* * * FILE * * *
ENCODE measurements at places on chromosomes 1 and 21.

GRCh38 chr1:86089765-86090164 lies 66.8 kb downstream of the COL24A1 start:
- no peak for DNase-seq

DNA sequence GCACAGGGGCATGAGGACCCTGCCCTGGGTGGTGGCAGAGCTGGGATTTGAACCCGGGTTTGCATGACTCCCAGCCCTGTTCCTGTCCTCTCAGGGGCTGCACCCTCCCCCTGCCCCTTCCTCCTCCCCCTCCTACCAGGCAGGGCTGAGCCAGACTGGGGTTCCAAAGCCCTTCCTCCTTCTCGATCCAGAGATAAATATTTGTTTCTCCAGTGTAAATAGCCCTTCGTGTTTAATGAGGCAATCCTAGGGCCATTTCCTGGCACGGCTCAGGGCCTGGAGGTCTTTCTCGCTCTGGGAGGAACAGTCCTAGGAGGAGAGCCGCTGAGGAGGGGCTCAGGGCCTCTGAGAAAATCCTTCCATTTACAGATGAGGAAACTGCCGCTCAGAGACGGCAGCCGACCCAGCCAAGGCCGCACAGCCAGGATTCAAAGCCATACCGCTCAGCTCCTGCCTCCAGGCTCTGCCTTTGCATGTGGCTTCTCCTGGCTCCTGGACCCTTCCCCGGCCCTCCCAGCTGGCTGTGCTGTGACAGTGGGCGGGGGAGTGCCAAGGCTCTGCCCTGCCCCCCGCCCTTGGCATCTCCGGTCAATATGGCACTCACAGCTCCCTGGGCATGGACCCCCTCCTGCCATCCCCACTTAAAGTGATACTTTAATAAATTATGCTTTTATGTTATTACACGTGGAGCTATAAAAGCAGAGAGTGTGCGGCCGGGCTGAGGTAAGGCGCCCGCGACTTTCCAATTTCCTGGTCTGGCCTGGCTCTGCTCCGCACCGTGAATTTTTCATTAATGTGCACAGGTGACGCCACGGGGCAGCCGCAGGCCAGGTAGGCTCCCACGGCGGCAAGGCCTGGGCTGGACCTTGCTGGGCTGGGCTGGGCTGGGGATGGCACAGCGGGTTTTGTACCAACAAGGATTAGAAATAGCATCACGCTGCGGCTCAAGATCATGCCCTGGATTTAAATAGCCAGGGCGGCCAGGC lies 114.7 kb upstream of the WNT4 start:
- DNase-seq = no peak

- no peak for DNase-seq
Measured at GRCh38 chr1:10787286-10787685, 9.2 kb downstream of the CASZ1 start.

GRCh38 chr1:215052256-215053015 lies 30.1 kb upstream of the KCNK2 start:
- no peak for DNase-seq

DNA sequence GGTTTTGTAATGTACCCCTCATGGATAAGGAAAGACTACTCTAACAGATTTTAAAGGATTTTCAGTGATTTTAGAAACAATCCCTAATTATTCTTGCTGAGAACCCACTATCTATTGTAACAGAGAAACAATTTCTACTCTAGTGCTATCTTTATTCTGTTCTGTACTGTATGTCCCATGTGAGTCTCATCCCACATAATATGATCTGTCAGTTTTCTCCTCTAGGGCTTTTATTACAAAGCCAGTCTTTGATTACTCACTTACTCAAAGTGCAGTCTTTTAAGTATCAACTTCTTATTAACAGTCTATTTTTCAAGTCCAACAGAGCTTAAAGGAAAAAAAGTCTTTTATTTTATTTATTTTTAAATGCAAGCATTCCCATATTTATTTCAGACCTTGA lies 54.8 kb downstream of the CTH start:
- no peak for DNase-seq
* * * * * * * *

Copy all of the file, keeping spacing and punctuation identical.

ENCODE measurements at places on chromosomes 1 and 21.

GRCh38 chr1:86089765-86090164 lies 66.8 kb downstream of the COL24A1 start:
- no peak for DNase-seq

DNA sequence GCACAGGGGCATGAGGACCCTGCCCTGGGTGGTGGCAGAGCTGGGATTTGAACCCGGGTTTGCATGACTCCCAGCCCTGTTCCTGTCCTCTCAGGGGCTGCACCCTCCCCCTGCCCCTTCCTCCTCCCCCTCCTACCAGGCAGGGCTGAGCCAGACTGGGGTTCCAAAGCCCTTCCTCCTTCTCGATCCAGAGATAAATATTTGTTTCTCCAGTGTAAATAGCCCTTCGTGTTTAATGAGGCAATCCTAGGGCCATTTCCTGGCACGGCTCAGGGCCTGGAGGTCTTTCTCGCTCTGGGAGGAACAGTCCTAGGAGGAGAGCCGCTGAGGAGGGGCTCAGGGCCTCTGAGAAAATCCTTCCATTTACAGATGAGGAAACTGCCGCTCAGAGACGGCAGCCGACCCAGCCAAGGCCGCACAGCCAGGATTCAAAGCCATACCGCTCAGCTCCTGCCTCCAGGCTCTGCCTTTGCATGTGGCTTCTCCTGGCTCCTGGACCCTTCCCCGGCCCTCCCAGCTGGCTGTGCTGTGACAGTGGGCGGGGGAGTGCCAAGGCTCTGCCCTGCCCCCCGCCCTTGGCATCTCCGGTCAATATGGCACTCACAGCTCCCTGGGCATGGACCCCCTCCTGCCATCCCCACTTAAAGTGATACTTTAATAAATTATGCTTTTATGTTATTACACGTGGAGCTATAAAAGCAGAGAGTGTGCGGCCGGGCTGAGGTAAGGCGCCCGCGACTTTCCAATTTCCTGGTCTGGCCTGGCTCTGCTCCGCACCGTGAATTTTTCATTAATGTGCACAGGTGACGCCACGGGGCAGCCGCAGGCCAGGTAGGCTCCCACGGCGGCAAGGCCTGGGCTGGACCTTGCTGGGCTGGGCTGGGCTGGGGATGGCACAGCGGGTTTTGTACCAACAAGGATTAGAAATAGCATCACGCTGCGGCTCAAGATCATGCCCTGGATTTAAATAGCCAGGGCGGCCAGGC lies 114.7 kb upstream of the WNT4 start:
- DNase-seq = no peak

- no peak for DNase-seq
Measured at GRCh38 chr1:10787286-10787685, 9.2 kb downstream of the CASZ1 start.

GRCh38 chr1:215052256-215053015 lies 30.1 kb upstream of the KCNK2 start:
- no peak for DNase-seq

DNA sequence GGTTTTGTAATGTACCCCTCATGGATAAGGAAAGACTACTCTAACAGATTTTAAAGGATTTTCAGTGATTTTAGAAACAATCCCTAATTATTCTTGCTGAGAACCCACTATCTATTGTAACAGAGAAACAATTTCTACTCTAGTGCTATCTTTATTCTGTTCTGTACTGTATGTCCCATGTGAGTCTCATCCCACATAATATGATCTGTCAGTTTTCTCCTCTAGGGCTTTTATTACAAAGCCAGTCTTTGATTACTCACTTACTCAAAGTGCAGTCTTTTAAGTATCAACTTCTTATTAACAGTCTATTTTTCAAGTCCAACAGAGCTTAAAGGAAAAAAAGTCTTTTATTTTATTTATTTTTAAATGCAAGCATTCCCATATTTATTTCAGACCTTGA lies 54.8 kb downstream of the CTH start:
- no peak for DNase-seq